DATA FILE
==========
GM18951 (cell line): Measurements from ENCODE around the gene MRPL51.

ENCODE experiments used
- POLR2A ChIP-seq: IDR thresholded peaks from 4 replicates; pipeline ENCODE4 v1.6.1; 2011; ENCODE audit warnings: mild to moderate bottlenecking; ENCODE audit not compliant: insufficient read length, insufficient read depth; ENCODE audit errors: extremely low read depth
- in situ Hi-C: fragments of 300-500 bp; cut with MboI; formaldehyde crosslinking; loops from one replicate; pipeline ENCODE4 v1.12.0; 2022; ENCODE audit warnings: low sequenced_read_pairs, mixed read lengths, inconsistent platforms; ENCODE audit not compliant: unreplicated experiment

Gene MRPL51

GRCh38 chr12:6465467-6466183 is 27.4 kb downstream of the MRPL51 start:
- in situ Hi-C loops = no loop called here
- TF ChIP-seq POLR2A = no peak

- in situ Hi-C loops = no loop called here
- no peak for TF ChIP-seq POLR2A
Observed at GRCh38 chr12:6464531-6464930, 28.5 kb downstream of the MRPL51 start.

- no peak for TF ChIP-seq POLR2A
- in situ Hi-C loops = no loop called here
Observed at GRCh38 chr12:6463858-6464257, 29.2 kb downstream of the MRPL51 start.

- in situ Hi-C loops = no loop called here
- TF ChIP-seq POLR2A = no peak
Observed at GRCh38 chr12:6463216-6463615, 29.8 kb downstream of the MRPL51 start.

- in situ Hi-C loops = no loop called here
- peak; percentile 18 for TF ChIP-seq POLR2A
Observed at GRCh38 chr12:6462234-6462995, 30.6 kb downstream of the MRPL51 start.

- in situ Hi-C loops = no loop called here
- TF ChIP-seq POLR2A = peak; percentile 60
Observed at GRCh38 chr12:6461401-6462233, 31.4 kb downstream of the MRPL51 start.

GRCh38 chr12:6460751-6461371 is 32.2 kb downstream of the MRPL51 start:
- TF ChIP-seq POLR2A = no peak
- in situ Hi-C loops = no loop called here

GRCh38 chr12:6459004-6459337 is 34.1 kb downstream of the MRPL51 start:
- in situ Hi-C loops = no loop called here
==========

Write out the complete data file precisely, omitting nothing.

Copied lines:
GM18951 (cell line): Measurements from ENCODE around the gene MRPL51.

ENCODE experiments used
- POLR2A ChIP-seq: IDR thresholded peaks from 4 replicates; pipeline ENCODE4 v1.6.1; 2011; ENCODE audit warnings: mild to moderate bottlenecking; ENCODE audit not compliant: insufficient read length, insufficient read depth; ENCODE audit errors: extremely low read depth
- in situ Hi-C: fragments of 300-500 bp; cut with MboI; formaldehyde crosslinking; loops from one replicate; pipeline ENCODE4 v1.12.0; 2022; ENCODE audit warnings: low sequenced_read_pairs, mixed read lengths, inconsistent platforms; ENCODE audit not compliant: unreplicated experiment

Gene MRPL51

GRCh38 chr12:6465467-6466183 is 27.4 kb downstream of the MRPL51 start:
- in situ Hi-C loops = no loop called here
- TF ChIP-seq POLR2A = no peak

- in situ Hi-C loops = no loop called here
- no peak for TF ChIP-seq POLR2A
Observed at GRCh38 chr12:6464531-6464930, 28.5 kb downstream of the MRPL51 start.

- no peak for TF ChIP-seq POLR2A
- in situ Hi-C loops = no loop called here
Observed at GRCh38 chr12:6463858-6464257, 29.2 kb downstream of the MRPL51 start.

- in situ Hi-C loops = no loop called here
- TF ChIP-seq POLR2A = no peak
Observed at GRCh38 chr12:6463216-6463615, 29.8 kb downstream of the MRPL51 start.

- in situ Hi-C loops = no loop called here
- peak; percentile 18 for TF ChIP-seq POLR2A
Observed at GRCh38 chr12:6462234-6462995, 30.6 kb downstream of the MRPL51 start.

- in situ Hi-C loops = no loop called here
- TF ChIP-seq POLR2A = peak; percentile 60
Observed at GRCh38 chr12:6461401-6462233, 31.4 kb downstream of the MRPL51 start.

GRCh38 chr12:6460751-6461371 is 32.2 kb downstream of the MRPL51 start:
- TF ChIP-seq POLR2A = no peak
- in situ Hi-C loops = no loop called here

GRCh38 chr12:6459004-6459337 is 34.1 kb downstream of the MRPL51 start:
- in situ Hi-C loops = no loop called here